Why Finnish babies sleep in cardboard boxes (and maybe yours should too)

The Finnish tradition of placing newborn babies in cardboard boxes may be saving infant lives.

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  • In Finland, most babies sleep in cardboard boxes. They must know what they're doing because the country has achieved one of the lowest infant mortality rates in the world.

  • The tradition started in the 1930s when the amount of newborns dying had reached an all time high. By 1936, 40% of Finnish infants were dying. In an effort to give every child an equal opportunity at life, the government began giving mothers a maternity package in a cardboard box. This box became the baby's bed.

  • Not only was this box pivotal in providing for the needs of newborn babies but the program also changed infant care overall. Heidi Liesivesi, Social Insurance Institution of Finland worker, reported to BBC: "[I]n order to get the grant, or maternity box, they had to visit a doctor or municipal pre-natal clinic before their fourth month of pregnancy." So the box also changes the way mothers are educated about caring for their newborns.

  • This tradition continues today but has evolved from its original conception. For example, in 1938 mothers received fabric to make clothes for their babies; today the box comes with a variety of clothes including coats and diapers. Moreover, many of the changes encourage good baby care such as discontinuing the inclusion of a bottle to encourage breast feeding.

  • Ultimately, sleeping in a box may lower infant mortality rates because it's a safe place for baby to be.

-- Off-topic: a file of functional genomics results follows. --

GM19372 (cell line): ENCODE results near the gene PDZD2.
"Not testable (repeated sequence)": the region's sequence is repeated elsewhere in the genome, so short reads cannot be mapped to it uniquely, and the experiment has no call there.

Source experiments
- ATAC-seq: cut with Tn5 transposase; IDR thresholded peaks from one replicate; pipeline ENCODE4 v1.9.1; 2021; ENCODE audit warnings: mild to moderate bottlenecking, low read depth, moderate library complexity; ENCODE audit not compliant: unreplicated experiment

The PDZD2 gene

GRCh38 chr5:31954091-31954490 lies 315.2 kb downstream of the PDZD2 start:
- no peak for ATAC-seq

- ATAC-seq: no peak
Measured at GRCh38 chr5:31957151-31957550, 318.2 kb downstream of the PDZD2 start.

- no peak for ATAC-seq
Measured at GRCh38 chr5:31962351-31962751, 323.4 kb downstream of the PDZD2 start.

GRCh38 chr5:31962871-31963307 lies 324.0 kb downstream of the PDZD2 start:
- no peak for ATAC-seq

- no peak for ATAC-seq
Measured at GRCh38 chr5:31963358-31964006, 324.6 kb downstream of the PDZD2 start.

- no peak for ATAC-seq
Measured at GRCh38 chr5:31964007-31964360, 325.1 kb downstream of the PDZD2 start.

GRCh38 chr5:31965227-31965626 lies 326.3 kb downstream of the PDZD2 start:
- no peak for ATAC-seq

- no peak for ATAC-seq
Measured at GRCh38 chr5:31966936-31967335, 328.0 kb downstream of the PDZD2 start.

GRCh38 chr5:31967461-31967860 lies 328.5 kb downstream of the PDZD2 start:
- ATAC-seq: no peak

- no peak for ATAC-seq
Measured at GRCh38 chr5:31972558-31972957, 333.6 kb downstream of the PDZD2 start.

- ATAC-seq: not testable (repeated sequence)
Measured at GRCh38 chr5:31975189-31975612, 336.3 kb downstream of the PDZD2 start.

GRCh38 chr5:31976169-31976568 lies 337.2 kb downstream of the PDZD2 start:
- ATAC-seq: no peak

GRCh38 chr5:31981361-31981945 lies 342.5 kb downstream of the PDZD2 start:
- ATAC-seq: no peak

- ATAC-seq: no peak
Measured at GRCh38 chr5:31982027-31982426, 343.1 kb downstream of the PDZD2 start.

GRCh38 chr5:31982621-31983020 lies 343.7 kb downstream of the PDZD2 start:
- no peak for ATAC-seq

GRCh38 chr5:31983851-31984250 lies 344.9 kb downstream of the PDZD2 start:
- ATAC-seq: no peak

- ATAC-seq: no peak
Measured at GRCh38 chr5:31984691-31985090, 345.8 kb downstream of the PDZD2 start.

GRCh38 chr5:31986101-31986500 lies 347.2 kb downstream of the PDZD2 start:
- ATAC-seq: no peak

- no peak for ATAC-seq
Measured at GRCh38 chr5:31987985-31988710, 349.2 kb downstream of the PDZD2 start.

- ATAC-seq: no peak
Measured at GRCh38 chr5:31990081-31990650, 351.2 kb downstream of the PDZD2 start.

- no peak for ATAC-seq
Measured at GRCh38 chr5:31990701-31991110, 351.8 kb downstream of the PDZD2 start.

• "Baby in a box accomplishes a lot of things that the American Academy of Pediatrics recommends," said Dr. Corin Cross, the spokesperson for the American Academy of Pediatrics, to CBS Los Angeles. "You want to have your baby without any other loose bedding. So a baby in a box, if it has a nice tight-fitting mattress and just a little sheet on top of it, there's no bumpers; there's no pillows; there's no stuffed animals. So there's a lot less things for the baby to suffocate on."

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  • In other words, giving your newborn a cardboard box for a crib may not be just a terrible thing that Miss Hannigan or Count Olaf would inflict upon children; it might be just what your baby needs.

  • Statistics Finland - 6. Infant mortality in 1936 to 2010
  • At any rate, the cardboard box system seems to be working in Finland. The country now has the 7th lowest infant mortality rate in the world beating out both the United States and the United Kingdom. Many people attribute this success to the cardboard box program.

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Melinda Fox has a bachelor's degree in English and is a member of the FamilyShare content team. She loves Shakespeare, listening to her favorite songs on repeat and journaling.

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